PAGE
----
Pasco Supervisor of Elections Brian Corley, with some of his team in New Port Richey, from left, Eileen Magana, Rebecca Sarzynski and Joyce Martin, are gearing up for what could be an eventful 2020 election season.

NEW PORT RICHEY — After the 2018 election in Florida, which included recounts in the U.S. Senate, gubernatorial and commissioner of agriculture statewide races, the Pasco County supervisor of elections and his staff probably thought they would have a nice stretch of time to clear the decks and reset for a potentially raucous 2020 election season.

But, a state representative resignation and turmoil with a city’s mayor and council kept the Election office on their toes and busier than normal in 2019.

Special elections were held this year to elect a mayor and two City Council members in Port Richey and a new District 38 state representative after Rep. Danny Burgess, a Zephyrhills Republican, was named executive director of the Florida Department of Veterans’ Affairs.

If the calendar and fate holds, Supervisor of Election Brian Corley and his staff have a little time to enjoy the Thanksgiving holiday before they gear up for the next big vote on March 17, 2020, when voters will cast their ballots in the Florida Presidential Preference Primary.

“Election Days for us are sort of like Thanksgiving,” Corley said. “There’s all the preparation for the big meal. Then, the big meal comes. And then, a few days to clean up.”

Corley was appointed to the office in 2007, after Supervisor of Elections Kurt Browning was appointed Florida secretary of state by Gov. Charlie Crist. Browning, who was elected Pasco supervisor in 1980, when he was 22 years old, return to Pasco in 2012 and was elected Pasco Schools superintendent.

Corley says things have changed in how ballots are counted and protected even during the time he has been in charge.

“In the old days, you had to go where the results were being posted – here it would have been in Dade City,” Corley said. “You would have to wait until 11 or 11:30 that night for results.”

Candidates are now told they can get the results through a myriad of sources, including their own home.

“Because of technology, the results are available just about as fast as they are counted and are posted directly to our website,” Corley said. “What’s funny is if it’s 7:20 p.m. and there are a few precincts out, I will get a call asking, ‘What’s wrong?’ And I go, ‘Hey, the polls just closed 20 minutes ago.’”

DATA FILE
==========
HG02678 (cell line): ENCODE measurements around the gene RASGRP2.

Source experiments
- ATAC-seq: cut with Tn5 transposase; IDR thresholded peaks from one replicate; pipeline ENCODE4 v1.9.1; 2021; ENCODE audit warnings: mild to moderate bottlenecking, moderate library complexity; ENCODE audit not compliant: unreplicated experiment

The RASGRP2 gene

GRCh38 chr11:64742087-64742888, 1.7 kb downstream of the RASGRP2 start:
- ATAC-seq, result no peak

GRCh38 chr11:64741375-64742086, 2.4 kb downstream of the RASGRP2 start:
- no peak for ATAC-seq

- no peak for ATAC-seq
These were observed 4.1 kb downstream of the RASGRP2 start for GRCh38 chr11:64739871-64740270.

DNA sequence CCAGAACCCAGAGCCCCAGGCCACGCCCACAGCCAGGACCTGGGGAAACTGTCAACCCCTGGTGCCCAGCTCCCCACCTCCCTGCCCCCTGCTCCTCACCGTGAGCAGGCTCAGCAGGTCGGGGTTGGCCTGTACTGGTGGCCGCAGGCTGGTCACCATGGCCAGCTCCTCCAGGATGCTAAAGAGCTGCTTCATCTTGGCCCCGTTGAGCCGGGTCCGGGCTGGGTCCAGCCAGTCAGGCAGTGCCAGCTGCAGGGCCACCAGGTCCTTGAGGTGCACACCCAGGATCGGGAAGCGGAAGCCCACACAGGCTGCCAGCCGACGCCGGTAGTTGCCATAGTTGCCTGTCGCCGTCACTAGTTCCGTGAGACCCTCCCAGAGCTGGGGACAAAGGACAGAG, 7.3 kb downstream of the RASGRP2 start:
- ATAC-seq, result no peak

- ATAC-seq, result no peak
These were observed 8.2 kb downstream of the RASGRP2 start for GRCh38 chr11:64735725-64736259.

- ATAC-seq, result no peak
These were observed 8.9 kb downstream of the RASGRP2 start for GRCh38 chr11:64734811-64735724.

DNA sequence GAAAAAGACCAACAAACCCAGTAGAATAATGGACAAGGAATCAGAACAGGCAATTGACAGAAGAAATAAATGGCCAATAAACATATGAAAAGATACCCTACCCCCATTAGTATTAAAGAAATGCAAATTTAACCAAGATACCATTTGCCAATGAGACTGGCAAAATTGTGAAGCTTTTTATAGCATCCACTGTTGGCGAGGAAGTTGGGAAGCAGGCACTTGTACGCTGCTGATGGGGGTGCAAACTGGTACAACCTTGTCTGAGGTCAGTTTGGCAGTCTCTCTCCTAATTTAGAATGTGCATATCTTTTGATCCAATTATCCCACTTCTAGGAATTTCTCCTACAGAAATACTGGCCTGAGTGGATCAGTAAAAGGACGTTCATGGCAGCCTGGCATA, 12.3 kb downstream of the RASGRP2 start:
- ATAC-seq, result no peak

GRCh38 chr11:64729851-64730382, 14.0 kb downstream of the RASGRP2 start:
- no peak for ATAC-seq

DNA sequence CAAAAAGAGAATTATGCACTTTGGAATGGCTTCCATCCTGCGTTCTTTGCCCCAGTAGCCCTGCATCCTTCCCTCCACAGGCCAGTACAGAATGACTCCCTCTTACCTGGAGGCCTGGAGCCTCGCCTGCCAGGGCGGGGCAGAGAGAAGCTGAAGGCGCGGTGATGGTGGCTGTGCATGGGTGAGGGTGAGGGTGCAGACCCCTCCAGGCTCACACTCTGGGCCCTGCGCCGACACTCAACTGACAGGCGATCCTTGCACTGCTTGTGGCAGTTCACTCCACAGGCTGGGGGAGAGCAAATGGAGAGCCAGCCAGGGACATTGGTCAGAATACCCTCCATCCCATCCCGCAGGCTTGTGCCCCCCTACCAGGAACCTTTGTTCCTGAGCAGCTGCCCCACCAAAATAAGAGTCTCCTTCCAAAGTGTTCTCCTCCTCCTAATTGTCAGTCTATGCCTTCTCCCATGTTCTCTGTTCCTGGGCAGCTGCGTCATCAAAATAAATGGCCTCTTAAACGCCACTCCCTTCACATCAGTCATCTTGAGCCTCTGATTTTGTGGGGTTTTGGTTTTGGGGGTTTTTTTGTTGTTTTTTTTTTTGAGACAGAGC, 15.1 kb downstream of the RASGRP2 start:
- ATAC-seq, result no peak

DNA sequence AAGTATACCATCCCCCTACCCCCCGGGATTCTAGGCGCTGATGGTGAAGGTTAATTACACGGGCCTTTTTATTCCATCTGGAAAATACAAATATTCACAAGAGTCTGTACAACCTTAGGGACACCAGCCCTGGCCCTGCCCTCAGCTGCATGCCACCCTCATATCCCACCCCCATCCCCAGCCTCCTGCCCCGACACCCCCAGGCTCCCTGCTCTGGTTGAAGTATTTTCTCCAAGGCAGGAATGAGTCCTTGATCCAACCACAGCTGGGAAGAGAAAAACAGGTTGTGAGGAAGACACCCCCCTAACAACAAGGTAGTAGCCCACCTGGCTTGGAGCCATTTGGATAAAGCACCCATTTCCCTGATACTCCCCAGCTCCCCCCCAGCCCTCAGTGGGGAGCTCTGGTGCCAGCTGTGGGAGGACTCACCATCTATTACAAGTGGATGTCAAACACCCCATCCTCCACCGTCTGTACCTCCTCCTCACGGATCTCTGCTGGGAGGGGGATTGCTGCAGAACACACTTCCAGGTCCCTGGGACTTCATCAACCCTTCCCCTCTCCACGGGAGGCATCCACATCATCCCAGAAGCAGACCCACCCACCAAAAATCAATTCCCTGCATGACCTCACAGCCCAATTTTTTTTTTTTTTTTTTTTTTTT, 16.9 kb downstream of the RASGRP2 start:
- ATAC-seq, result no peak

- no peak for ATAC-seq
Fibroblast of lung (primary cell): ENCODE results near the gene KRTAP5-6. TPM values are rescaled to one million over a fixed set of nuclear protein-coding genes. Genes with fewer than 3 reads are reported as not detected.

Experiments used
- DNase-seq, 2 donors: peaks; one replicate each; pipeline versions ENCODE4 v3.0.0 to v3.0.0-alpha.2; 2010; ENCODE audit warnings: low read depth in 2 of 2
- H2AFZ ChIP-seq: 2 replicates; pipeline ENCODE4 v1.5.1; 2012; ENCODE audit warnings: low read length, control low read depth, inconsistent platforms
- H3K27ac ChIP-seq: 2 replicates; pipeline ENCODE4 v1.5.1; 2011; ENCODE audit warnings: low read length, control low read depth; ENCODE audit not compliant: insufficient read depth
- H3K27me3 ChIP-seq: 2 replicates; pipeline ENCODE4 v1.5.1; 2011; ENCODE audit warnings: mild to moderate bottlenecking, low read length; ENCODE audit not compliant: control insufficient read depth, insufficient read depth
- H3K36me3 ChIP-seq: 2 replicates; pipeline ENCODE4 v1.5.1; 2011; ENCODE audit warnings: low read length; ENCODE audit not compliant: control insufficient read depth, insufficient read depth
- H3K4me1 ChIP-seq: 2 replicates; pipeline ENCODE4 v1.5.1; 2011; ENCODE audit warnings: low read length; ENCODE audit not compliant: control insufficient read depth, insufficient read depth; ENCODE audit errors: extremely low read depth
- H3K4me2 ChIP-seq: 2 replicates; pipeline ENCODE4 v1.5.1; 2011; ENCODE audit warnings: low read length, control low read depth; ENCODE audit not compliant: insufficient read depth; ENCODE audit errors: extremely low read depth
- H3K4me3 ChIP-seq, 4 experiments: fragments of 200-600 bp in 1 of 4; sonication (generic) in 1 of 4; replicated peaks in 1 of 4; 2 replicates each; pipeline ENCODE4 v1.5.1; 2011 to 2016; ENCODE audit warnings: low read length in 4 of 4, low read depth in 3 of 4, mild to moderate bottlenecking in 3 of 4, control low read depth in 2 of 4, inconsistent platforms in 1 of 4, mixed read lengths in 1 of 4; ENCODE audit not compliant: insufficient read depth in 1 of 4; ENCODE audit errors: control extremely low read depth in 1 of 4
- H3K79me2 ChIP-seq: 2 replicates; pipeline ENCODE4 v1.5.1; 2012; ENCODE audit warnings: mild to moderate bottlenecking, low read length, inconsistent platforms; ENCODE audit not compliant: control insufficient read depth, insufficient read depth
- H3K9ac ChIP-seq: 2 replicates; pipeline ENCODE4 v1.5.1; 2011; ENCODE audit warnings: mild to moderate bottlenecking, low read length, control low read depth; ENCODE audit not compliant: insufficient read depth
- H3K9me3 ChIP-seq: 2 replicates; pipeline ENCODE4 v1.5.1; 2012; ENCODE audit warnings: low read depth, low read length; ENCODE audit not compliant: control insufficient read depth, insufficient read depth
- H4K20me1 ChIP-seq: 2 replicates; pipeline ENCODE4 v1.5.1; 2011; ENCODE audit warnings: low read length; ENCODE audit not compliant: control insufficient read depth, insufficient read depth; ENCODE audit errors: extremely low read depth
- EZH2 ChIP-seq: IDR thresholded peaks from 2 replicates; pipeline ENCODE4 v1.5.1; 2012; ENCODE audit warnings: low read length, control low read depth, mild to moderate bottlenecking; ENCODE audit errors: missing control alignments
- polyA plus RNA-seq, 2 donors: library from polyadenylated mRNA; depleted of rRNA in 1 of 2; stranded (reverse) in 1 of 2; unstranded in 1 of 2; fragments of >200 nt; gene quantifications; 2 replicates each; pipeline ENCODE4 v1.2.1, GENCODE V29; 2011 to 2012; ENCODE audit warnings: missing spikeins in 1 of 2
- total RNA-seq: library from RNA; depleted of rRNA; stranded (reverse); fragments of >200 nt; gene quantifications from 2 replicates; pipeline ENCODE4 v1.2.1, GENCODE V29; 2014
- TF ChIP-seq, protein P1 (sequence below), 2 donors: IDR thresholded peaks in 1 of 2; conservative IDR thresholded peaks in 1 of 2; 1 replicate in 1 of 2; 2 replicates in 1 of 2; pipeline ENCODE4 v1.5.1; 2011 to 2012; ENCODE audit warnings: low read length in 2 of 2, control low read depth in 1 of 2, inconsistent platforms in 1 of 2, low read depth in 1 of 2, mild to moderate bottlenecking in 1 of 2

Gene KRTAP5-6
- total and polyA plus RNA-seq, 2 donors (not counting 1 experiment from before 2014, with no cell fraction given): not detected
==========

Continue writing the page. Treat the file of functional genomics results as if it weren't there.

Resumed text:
Although an avowed aficionado of the electoral process, Corley said even he “took for granted what happens behind the scenes” before his appointment as elections supervisor.

“We live in two-year cycles,” he said. “In even-numbered years, we don’t have much of a life. In odd-numbered years, there is more normalcy where we do more of the things that aren’t as glamourous as Election Day – things like maintenance, keeping the voter rolls up to date.”

He said the Pasco election team uses the model of “planning, implementation and assessment.”

“Right now, we are in the planning phases for the March presidential preference primary,” Corley said. “Then during the election cycle itself, that’s the implementation, which has become a longer process with the expansion of early voting and an explosion of voter-by-mail. After the election is over and the dust settles, we analyze every facet of what occurred and what we can do better.”

During recounts in 2018, “we had more people at our facility than ever before,” Corley said.

He added: “They were mostly partisans from either side of the aisle. There were lawyers from the various campaigns and so many others. It is all about transparency, which makes our system unique. But, when the dust settled, the confidence and the comments from those observers saying how well our team had done promoted a confidence in the process at a time when we needed it.”

Between 2018 and the 2019 special elections, the time frame for odd-numbered year projects got “squeezed” for what is essentially a small year-round staff.

Much of that preparation now involves election security, which Corley said has become “an everyday thing.”

“If you had told me 10 years ago I would have to be working with the Department of Homeland Security for elections, I probably would have laughed,” he said. “But, technology is changing on a daily basis. I can assure all Pasco voters we are hyper-vigilant on the security front. So much so, there are things I can’t even discuss.”

He said there is an amazing relationship with the county and law enforcement when it comes to holding elections.

“The county has been offering free bus rides for voters on Election Day as well as helping with equipment transfers. And our local law enforcement, particularly the Sheriff’s Office, has been extraordinary in helping provide secure voting areas for both voters and poll workers,” Corley said.

He noted there is still plenty of time to register in order to vote in the Presidential Preference Primary, to be held March 17, 2020; municipal elections on April 14, 2020; primary elections on Aug. 18, 2020; and the general election on Nov. 3, 2020.

“Voters can register up to 30 days prior to an election,” Corley said. “There has been an awful lot of American sacrifice to win over this right to elect our representatives. If you opened a process like this in North Korea, you would probably have to spend weeks in line to cast a vote. Here in America, and Pasco County, it could not be easier. There is no reason not to vote.”